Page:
This summer the Royal Holloway Swimming Club took to the sky, flying all the way out to Africa to take on the challenge of climbing Mount Kilimanjaro.
The dormant volcano in Tanzania reaches a staggering height of 5895m, as the highest mountain in Africa it has become a popular climb since it was first ascended in 1889. Kilimanjaro is the world’s highest free standing mountain, to climb it is physically and mentally gruelling, it really is an incredible feat.
I spoke with Swimming Club President, Isaac Kenyon about their incredible achievement, the journey they made and how it felt to reach the highest peak of Kilimanjaro.
“In September, we just decided off the beat, lets do something as a club. We worked with Challenges Abroad and the FutureSense Foundation. There were 10 of us that did it, we raised £1,350 for the trek and then each of us raised £1,800 for the charity.”
Fundraising is never an easy task, the swimming society gathered their funds through various cake sales, a pub quiz, a car wash, they sold water on SU nights and accepted donations, of which there were around 750 donors.
“We also had sponsorship from family companies, the Monkeys Forehead and I received a travel grant from the city of London and Royal Holloway.”
There was a lot of training involved leading up to the climb however that in itself was an achievement as the climbers completed the 3 Peak Challenge. This challenge involved climbing the three largest mountains in the UK – Snowdon, Scafell Pike and Ben Nevis in 24 hours. The society had undertaken the challenge last year completing it in 22 hours, this year the climb itself was on time, but the driving took the total time up to 25 hours. We’ve all experienced the exhaustion of walking up the Egham hill, particularly when laden with shopping bags, but as part of their training the swimming soc found themselves running up the hill as well as focusing on swimming to increase and maintain good lung capacity.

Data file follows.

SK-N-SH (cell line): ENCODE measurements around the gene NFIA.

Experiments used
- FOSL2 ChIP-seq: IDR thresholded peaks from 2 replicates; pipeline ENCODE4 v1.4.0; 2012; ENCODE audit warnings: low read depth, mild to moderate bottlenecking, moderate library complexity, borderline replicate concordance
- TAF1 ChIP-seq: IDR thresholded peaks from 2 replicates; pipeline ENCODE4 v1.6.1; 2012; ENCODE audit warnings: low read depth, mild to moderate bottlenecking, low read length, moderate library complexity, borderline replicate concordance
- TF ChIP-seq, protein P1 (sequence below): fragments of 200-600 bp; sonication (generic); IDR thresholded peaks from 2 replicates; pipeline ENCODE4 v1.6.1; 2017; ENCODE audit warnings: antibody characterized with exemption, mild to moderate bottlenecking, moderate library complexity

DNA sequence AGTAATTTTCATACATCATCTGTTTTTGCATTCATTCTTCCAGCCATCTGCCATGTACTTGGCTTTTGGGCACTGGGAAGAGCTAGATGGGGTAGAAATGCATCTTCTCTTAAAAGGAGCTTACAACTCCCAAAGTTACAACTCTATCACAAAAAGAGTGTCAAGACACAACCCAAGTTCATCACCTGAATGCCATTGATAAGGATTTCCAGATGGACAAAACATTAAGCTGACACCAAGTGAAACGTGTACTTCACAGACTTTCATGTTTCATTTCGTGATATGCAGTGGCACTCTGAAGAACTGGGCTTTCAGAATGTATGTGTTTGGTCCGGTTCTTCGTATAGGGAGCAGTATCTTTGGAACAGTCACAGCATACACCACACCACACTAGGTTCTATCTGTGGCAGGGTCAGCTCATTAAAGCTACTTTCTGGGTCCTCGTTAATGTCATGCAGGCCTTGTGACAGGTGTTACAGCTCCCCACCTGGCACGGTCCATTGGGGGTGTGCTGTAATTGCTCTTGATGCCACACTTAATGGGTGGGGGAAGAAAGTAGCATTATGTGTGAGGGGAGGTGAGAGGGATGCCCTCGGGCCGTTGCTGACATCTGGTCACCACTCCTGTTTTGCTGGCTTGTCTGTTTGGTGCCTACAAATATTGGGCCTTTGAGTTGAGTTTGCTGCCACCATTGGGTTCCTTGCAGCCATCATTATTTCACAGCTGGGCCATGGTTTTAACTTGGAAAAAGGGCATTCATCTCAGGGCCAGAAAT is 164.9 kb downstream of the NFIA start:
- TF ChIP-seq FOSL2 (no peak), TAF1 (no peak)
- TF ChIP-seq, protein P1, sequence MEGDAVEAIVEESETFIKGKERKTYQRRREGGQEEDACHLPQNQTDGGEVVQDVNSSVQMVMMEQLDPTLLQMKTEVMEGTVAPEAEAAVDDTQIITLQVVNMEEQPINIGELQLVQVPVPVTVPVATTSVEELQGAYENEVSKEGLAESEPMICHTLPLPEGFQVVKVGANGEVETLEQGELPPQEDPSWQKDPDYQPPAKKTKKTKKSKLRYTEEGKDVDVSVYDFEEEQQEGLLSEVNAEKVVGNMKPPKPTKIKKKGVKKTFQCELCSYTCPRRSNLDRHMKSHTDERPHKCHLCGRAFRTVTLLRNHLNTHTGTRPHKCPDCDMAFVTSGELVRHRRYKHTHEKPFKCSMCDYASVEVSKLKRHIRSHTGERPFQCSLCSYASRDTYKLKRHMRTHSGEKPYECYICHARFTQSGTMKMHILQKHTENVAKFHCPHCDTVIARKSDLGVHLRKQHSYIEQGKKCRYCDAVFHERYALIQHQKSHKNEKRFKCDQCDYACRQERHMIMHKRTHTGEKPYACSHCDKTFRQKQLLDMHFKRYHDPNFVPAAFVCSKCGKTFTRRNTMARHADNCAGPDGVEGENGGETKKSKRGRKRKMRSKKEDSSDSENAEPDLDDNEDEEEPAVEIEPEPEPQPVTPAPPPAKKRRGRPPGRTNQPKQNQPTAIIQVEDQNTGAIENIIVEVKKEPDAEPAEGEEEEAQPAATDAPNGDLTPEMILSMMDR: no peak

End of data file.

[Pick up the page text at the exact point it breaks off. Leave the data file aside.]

For the actual climb, “We headed to Moshi in Kilimanjaro, where we stayed for 3 nights. We took some time to rest before the trek, visiting hot springs and waterfalls. Then, the trek. We took the Machame route, which was the fastest and steepest route. It took us 5 days to reach the summit, and we got back down on the 6th day.”
The Nyange Adventures company sent from the FutureSense Foundation was led by Davis Nyange who provided them with 38 porters who would carry tents, duffle bags and equipment allowing our climbers to trek with their day packs. On day 1 the group drove to 1800m elevation and climbed until 2900m, day two they climbed to 3800m and then climbed an extra 500m up and back down to give their bodies a chance to acclimatize. Day 3 saw them reach 4600m, then head back down to 3900m where they baked a cake for climber Jessica McKenna’s birthday.By day 4 altitude sickness was beginning to affect members of the group, they reached 4600m and, on only 4 hours sleep, they left for the summit at 1am.
On the 5th day, the members of the Royal Holloway Swimming Society finally reached the Uhuru Peak, the highest part of the crater. Engulfed by a mixture of exhaustion and adrenaline the team celebrated with champagne and took in the breathtaking view.
“It really pushes your limits, overcoming altitude sickness alone is a huge challenge. The week before our climb somebody actually died with our leaders, we’ve achieved this for all of those who helped to get us there -it was very much a team effort. There was such a build up and then you kind of explode at the top. And coming down, it’s like a comedown.”
The whole team; Clare Mack, Nicholas Day, Ben Ajayi-Obe, Elle Kershaw Jervis, Jessica McKenna, Luke Dunlea, Sophia Monrose, Issac Kenyon, Zak Derler and Callum Holmes who took on one of the biggest challenges of a lifetime and managed to raise a staggering £20,000 for the FutureSense Foundation.